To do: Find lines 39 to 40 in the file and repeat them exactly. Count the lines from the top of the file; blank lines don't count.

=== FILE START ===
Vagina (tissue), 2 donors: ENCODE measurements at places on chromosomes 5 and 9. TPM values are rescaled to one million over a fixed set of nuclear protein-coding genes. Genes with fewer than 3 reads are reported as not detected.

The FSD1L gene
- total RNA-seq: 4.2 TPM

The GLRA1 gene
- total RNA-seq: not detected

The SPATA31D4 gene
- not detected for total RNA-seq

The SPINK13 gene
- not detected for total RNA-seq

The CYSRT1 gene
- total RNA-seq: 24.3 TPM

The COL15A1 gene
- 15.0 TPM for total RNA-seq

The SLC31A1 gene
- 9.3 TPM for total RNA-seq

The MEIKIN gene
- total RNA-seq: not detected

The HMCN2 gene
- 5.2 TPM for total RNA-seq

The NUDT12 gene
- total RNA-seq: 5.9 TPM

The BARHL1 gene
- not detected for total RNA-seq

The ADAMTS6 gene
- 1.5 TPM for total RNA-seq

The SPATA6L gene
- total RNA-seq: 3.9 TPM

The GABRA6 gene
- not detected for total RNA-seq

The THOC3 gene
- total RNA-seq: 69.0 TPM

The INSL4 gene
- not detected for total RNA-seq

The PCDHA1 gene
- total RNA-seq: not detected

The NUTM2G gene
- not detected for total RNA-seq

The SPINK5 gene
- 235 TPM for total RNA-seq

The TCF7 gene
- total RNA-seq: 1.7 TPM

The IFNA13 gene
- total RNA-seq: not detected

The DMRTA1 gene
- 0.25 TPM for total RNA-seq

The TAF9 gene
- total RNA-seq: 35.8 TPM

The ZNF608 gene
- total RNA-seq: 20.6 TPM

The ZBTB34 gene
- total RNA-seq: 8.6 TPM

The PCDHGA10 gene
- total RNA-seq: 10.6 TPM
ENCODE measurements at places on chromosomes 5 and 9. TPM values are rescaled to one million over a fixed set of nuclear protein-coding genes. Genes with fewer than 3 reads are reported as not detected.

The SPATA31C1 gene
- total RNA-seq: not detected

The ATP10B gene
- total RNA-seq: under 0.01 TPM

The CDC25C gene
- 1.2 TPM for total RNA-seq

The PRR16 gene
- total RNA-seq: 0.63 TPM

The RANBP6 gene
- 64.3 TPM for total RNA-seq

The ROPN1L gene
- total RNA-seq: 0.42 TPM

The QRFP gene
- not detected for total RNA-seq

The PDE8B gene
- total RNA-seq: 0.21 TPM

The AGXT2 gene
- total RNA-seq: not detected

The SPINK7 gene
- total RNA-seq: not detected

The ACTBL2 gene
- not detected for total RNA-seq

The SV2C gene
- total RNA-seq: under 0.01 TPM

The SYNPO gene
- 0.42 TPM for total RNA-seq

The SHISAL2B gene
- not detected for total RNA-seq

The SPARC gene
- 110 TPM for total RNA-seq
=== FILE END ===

- 235 TPM for total RNA-seq

The TCF7 gene